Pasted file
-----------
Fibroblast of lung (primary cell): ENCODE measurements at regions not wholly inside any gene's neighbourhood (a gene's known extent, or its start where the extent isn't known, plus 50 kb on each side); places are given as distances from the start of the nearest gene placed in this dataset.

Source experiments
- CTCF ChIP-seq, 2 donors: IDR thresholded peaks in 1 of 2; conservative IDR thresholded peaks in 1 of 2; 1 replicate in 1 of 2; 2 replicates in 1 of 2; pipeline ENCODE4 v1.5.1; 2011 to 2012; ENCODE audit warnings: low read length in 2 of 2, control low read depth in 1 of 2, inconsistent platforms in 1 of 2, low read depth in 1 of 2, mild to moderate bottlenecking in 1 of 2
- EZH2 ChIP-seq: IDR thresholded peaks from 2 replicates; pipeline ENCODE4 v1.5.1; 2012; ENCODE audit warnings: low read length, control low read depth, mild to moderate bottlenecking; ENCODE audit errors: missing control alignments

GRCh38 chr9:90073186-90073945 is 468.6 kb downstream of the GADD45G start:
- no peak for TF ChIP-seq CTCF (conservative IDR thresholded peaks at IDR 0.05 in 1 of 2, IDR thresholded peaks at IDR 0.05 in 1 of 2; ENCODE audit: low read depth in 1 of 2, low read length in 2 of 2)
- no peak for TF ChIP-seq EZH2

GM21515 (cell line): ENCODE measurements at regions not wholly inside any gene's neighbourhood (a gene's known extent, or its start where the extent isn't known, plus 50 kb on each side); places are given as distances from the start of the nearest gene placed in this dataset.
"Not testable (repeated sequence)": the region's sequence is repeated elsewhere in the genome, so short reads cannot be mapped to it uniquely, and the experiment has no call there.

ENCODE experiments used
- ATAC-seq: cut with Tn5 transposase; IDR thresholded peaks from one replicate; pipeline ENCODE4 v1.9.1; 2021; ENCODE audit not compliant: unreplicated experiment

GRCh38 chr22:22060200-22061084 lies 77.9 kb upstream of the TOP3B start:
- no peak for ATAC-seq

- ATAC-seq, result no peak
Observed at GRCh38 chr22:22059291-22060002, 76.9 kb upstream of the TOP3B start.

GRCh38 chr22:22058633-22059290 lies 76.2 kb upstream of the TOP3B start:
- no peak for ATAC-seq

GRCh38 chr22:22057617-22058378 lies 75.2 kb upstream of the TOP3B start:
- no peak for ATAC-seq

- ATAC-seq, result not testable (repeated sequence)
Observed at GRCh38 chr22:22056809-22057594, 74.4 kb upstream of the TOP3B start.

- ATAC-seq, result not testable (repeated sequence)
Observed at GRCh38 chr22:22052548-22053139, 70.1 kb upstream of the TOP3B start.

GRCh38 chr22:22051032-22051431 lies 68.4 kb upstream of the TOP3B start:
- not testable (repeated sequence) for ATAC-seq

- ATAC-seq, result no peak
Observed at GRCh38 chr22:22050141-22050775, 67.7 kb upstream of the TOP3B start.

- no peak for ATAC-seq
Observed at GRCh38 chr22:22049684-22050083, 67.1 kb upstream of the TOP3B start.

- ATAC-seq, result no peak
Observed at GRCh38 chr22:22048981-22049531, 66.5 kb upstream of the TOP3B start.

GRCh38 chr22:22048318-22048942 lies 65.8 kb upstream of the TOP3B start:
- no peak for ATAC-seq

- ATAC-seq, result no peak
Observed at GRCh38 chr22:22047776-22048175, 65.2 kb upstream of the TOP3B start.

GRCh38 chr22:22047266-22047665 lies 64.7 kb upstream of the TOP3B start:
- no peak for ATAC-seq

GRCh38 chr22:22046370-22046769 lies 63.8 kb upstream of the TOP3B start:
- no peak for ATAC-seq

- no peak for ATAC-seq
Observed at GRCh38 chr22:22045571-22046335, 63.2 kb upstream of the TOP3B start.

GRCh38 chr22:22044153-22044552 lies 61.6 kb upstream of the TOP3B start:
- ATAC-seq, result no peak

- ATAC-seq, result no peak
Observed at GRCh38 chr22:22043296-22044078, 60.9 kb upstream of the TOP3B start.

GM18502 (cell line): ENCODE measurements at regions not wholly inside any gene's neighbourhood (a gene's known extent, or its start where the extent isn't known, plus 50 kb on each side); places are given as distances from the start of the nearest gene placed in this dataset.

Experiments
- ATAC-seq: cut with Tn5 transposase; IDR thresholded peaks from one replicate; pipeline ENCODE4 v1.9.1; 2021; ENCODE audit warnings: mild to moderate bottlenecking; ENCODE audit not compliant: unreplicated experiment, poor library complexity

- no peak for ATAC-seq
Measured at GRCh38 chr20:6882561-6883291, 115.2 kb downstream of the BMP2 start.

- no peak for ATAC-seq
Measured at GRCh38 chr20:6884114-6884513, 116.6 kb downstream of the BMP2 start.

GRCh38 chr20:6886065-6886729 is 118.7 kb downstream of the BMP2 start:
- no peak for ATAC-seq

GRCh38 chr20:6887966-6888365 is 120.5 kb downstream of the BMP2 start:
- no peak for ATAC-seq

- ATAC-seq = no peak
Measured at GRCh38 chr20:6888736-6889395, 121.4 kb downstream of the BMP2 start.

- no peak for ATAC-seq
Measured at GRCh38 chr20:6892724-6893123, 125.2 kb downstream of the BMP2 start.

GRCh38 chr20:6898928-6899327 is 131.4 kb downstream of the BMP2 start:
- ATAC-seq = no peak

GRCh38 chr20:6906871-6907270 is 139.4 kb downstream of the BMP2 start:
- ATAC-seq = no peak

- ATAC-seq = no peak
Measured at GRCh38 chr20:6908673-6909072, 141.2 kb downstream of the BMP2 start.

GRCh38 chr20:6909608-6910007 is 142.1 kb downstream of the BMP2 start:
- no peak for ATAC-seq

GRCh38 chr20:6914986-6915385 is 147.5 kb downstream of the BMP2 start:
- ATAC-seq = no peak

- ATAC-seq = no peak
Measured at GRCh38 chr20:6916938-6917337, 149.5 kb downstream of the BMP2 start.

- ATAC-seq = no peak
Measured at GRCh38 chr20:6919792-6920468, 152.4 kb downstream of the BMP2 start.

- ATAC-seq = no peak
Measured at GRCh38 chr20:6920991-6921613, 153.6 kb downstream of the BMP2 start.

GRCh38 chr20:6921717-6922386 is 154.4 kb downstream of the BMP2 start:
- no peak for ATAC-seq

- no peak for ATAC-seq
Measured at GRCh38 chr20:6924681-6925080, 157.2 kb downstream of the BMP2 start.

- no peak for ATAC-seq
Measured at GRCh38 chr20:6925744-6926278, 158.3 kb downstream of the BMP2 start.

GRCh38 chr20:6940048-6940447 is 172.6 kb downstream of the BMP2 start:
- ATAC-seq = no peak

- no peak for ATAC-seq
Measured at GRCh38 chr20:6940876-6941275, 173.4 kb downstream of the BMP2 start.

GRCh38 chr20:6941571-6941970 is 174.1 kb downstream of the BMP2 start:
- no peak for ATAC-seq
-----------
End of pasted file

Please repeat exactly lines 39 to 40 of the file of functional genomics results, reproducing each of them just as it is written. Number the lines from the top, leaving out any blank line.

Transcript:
- no peak for ATAC-seq

- no peak for ATAC-seq